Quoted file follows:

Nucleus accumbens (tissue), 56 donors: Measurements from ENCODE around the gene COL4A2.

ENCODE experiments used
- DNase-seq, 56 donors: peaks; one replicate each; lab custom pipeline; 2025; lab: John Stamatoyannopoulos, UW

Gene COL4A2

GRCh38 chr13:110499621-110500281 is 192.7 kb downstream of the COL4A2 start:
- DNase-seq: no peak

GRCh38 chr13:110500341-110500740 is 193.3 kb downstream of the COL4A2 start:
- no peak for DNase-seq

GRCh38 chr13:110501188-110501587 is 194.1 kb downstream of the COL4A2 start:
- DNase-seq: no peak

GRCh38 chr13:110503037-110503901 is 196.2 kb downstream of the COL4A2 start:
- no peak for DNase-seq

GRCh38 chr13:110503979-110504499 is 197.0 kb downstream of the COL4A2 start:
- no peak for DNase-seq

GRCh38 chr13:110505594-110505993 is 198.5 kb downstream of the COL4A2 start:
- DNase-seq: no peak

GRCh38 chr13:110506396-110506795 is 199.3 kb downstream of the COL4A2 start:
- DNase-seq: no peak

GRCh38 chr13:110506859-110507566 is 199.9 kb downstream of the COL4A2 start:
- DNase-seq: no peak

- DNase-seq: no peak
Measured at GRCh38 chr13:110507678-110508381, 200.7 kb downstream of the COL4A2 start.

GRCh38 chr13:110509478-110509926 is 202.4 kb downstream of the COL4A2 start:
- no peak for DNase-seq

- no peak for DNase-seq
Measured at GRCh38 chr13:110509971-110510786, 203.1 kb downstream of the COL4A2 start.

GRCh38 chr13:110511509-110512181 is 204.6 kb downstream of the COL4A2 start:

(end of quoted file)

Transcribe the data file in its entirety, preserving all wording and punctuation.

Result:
Nucleus accumbens (tissue), 56 donors: Measurements from ENCODE around the gene COL4A2.

ENCODE experiments used
- DNase-seq, 56 donors: peaks; one replicate each; lab custom pipeline; 2025; lab: John Stamatoyannopoulos, UW

Gene COL4A2

GRCh38 chr13:110499621-110500281 is 192.7 kb downstream of the COL4A2 start:
- DNase-seq: no peak

GRCh38 chr13:110500341-110500740 is 193.3 kb downstream of the COL4A2 start:
- no peak for DNase-seq

GRCh38 chr13:110501188-110501587 is 194.1 kb downstream of the COL4A2 start:
- DNase-seq: no peak

GRCh38 chr13:110503037-110503901 is 196.2 kb downstream of the COL4A2 start:
- no peak for DNase-seq

GRCh38 chr13:110503979-110504499 is 197.0 kb downstream of the COL4A2 start:
- no peak for DNase-seq

GRCh38 chr13:110505594-110505993 is 198.5 kb downstream of the COL4A2 start:
- DNase-seq: no peak

GRCh38 chr13:110506396-110506795 is 199.3 kb downstream of the COL4A2 start:
- DNase-seq: no peak

GRCh38 chr13:110506859-110507566 is 199.9 kb downstream of the COL4A2 start:
- DNase-seq: no peak

- DNase-seq: no peak
Measured at GRCh38 chr13:110507678-110508381, 200.7 kb downstream of the COL4A2 start.

GRCh38 chr13:110509478-110509926 is 202.4 kb downstream of the COL4A2 start:
- no peak for DNase-seq

- no peak for DNase-seq
Measured at GRCh38 chr13:110509971-110510786, 203.1 kb downstream of the COL4A2 start.

GRCh38 chr13:110511509-110512181 is 204.6 kb downstream of the COL4A2 start: